Human challenge trials have a long history. We’re all beneficiaries of a famous one, conducted in 1796 by Edward Jenner. The British physician infected his gardener’s son with cowpox and then smallpox. The cowpox protected the 8-year-old child from smallpox. Vaccines based on Jenner’s discovery eradicated smallpox worldwide by 1980. (The late D.A. Henderson, MD, MPH ’60, led WHO’s successful global campaign and later served as dean of the School.)
Human challenge trials have played a key role in the development of vaccines and therapies for typhoid, malaria, cholera, and tuberculosis. Talaat views such studies on humans as more useful than experiments on animals, because, as she puts it, “Animals lie.” She adds, “Animals are inbred, genetically similar. We’re outbred. We’re much more complex.” She learned this lesson after working for years on an intranasal flu vaccine that induced robust immune response in mice and ferrets—but failed in humans.
Researchers increasingly use human challenge models to vet vaccine candidates and learn more about host-pathogen interactions. A 2022 systematic review in Clinical Infectious Diseases found 308 such studies between 1980 and 2021, with 15,046 volunteers. Among 94 studies that rated adverse events among volunteers, between 5.6% and 15.8% of participants underwent “severe” events, ranging from a relapse of vomiting in an E. coli study to acute myocarditis in a respiratory virus study. No volunteers died. At CIR, study participants have 24-hour access to medical care, and it’s not rare to give IV fluids to a volunteer in a diarrheal study. A few times, a volunteer has been taken to the hospital across the street for an “unrelated event,” but no one has been seriously ill.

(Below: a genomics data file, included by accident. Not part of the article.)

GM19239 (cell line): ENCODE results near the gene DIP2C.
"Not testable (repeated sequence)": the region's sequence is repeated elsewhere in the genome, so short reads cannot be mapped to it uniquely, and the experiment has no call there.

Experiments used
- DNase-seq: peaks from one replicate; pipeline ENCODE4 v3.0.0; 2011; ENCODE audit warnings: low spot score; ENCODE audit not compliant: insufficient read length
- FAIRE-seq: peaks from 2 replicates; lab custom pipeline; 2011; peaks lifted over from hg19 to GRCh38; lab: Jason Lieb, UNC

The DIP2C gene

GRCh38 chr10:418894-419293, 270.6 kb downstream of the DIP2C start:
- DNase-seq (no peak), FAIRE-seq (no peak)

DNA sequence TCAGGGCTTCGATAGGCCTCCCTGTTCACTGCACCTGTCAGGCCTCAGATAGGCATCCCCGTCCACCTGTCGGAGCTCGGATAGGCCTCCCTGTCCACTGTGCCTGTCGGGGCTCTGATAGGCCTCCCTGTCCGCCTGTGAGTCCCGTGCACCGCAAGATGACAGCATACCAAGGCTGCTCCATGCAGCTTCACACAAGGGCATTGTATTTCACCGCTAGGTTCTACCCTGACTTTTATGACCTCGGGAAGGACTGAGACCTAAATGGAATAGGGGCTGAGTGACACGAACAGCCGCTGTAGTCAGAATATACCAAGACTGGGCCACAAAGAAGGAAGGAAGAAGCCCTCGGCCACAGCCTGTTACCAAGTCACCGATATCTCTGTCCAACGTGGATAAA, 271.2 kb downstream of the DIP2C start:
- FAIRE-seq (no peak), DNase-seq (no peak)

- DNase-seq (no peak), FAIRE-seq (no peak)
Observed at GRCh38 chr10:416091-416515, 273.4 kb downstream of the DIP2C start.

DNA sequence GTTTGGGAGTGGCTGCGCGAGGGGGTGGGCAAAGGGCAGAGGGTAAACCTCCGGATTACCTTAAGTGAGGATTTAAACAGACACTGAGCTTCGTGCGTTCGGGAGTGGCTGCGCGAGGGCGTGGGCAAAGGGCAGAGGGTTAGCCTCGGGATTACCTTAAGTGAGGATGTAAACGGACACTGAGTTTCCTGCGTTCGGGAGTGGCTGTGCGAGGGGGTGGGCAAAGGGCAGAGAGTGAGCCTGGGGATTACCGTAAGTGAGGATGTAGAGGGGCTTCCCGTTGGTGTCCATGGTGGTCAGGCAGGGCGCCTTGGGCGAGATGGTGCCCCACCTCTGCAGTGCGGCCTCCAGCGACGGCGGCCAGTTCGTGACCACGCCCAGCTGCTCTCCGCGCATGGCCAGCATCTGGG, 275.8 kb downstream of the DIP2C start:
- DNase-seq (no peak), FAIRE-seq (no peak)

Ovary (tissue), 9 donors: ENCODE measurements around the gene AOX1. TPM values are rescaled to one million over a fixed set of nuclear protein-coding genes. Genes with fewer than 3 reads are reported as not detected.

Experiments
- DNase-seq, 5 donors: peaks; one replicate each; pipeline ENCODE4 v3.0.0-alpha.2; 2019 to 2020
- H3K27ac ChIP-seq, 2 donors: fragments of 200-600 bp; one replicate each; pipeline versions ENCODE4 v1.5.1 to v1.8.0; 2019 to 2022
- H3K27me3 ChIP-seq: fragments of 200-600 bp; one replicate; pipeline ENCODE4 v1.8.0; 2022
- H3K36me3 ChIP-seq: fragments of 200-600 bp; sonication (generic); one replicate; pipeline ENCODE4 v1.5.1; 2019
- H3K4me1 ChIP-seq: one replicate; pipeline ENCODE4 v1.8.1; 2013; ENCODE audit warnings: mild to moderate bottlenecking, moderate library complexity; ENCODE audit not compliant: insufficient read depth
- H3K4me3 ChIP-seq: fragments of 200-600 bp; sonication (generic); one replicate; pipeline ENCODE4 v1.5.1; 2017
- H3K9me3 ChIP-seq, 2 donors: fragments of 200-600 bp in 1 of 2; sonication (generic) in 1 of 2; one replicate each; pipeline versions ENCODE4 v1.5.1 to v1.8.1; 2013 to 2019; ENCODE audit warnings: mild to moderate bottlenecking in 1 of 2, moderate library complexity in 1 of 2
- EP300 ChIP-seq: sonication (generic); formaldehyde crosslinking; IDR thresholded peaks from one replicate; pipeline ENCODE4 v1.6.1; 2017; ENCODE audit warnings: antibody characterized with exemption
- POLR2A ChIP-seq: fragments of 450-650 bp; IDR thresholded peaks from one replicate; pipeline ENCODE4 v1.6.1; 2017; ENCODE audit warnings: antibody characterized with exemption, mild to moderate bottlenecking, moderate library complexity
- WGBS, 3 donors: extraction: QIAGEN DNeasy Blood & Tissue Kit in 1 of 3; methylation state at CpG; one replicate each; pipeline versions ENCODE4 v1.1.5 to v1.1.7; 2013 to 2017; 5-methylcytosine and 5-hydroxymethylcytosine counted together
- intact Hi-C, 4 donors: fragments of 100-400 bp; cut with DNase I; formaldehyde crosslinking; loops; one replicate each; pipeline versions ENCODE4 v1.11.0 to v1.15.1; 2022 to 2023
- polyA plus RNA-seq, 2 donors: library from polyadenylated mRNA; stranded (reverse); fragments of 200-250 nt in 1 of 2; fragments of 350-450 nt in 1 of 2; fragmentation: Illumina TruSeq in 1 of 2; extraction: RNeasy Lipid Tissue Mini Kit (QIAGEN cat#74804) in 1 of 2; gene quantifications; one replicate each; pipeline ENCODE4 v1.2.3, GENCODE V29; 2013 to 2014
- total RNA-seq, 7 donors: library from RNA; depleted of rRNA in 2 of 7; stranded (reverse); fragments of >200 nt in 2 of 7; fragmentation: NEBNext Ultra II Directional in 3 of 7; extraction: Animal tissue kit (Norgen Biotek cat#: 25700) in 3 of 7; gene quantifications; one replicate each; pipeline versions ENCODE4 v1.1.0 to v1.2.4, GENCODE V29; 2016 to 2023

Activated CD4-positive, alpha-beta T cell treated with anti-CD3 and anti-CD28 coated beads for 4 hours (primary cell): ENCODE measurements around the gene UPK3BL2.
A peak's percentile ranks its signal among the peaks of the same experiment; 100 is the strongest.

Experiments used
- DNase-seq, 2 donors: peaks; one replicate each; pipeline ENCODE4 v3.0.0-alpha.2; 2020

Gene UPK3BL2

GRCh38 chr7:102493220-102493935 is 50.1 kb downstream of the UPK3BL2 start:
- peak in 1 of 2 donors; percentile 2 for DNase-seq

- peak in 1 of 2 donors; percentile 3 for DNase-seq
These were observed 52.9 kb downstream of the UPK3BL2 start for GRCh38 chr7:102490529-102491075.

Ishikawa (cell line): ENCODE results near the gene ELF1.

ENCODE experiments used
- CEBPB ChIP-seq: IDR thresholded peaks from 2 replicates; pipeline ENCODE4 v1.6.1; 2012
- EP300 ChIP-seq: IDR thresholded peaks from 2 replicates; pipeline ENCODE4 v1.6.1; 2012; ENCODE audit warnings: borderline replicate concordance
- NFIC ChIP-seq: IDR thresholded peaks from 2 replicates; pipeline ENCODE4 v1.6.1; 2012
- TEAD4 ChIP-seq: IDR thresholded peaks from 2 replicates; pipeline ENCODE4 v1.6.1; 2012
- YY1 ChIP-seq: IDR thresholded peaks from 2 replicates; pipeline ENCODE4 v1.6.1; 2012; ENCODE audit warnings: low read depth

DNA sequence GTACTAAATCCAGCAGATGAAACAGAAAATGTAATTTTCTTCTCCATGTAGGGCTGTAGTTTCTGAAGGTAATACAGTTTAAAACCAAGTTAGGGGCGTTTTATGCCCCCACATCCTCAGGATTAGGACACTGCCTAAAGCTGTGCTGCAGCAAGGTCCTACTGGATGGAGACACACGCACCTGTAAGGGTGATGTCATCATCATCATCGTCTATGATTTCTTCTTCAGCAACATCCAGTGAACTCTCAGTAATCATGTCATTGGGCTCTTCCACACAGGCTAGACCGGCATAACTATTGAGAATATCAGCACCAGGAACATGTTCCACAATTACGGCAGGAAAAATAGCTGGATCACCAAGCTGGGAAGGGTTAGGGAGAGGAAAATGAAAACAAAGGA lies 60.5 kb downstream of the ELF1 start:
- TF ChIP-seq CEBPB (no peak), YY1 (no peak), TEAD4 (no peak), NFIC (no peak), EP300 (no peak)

Unlike the gardener’s son, 21st-century human challenge volunteers first give informed consent. Ethical guidelines—from the WHO on down—stipulate that researchers must inform participants of the study’s purpose, its benefits, the guarantee of privacy, the right to withdraw, the amount of compensation, and the demands on volunteers. In addition, says Durbin, “We give them really clear instructions about the risks.” For a study of bacterial intestinal illness, for example, volunteers may have to tolerate fevers, stomach cramps, bloody diarrhea, dehydration, headaches, nausea, and vomiting. “We spend time going over the likelihood each thing will occur,” says Durbin.
And yet people still volunteer. Why?
“We’re very friendly,” says Sabrina Drayton, who coordinates volunteer recruitment for CIR with ads on Craigslist under “general labor” and “gigs.” “We let volunteers know how important they are, and that goes a long way toward recruitment.”
Some volunteers need no encouragement. “We do have regulars,” Drayton says. One of them has participated in eight studies and come in for screening 20 times since 2006.
But it takes a certain personality to spend days or weeks sleeping in a four- or six-person room, unable to leave the unit or see visitors for the trial’s duration. Something as simple as a private phone call might require hiding out in the laundry room.